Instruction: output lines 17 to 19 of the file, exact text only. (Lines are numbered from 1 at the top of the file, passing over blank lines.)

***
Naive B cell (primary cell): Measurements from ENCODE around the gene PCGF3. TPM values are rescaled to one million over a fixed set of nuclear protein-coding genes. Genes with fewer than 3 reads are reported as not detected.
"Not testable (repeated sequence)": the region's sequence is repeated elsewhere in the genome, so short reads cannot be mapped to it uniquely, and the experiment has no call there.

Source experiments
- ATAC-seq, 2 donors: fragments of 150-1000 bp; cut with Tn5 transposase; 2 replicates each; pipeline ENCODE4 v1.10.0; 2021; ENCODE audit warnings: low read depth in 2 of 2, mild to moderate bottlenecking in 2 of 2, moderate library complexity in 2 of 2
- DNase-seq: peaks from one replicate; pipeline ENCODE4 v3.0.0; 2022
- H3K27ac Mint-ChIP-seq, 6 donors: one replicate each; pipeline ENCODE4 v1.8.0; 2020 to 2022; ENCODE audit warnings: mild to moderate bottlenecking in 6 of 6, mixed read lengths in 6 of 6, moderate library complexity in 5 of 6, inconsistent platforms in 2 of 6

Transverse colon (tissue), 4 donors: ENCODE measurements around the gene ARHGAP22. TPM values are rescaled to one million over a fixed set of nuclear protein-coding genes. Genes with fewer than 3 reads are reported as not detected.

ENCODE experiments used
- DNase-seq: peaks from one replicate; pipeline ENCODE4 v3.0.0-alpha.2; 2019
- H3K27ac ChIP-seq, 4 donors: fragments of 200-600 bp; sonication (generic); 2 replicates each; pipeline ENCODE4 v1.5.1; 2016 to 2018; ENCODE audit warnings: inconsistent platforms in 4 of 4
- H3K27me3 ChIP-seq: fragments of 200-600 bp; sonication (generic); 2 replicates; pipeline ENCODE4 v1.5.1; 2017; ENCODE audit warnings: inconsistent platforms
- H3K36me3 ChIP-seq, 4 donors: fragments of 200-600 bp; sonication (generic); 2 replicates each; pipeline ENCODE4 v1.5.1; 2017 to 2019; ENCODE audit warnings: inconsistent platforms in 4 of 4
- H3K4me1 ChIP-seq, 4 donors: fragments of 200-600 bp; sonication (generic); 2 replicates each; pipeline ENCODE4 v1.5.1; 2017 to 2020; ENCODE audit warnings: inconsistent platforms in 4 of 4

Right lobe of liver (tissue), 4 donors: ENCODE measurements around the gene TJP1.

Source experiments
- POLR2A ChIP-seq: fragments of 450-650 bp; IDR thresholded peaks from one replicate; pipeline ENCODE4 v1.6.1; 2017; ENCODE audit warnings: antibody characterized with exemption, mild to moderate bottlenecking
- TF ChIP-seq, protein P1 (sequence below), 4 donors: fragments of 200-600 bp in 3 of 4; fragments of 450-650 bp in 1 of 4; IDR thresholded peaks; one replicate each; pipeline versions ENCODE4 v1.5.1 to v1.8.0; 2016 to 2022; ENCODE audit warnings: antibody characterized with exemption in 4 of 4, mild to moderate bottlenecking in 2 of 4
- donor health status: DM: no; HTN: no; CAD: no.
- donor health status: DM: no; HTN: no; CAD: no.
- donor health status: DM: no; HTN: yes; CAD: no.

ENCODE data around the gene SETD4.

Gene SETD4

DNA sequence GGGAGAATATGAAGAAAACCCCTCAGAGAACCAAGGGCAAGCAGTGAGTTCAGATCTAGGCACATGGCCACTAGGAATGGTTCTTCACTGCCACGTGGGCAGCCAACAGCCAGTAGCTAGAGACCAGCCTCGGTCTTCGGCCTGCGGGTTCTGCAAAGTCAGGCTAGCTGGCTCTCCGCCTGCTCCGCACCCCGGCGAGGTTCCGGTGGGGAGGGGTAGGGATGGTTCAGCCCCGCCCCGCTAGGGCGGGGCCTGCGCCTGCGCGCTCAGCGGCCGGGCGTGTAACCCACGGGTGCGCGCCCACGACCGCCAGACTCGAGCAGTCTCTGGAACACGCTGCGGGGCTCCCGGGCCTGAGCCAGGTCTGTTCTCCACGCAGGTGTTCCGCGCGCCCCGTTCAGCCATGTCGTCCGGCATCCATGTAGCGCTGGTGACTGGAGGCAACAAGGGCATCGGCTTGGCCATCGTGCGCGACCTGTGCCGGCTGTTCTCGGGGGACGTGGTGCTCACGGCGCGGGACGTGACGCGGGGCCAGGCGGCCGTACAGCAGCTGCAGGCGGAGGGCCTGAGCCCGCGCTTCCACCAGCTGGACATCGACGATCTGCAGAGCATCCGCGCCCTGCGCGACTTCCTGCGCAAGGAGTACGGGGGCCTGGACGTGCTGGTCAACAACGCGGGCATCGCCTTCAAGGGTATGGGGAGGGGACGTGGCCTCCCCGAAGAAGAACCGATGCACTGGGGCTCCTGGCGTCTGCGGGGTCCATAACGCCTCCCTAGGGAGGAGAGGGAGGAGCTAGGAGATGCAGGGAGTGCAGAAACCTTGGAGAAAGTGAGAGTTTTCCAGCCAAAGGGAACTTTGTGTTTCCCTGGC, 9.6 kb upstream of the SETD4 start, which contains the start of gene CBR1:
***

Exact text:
- TF ChIP-seq, protein P1 (sequence below), 4 donors: fragments of 200-600 bp in 3 of 4; fragments of 450-650 bp in 1 of 4; IDR thresholded peaks; one replicate each; pipeline versions ENCODE4 v1.5.1 to v1.8.0; 2016 to 2022; ENCODE audit warnings: antibody characterized with exemption in 4 of 4, mild to moderate bottlenecking in 2 of 4
- donor health status: DM: no; HTN: no; CAD: no.
- donor health status: DM: no; HTN: no; CAD: no.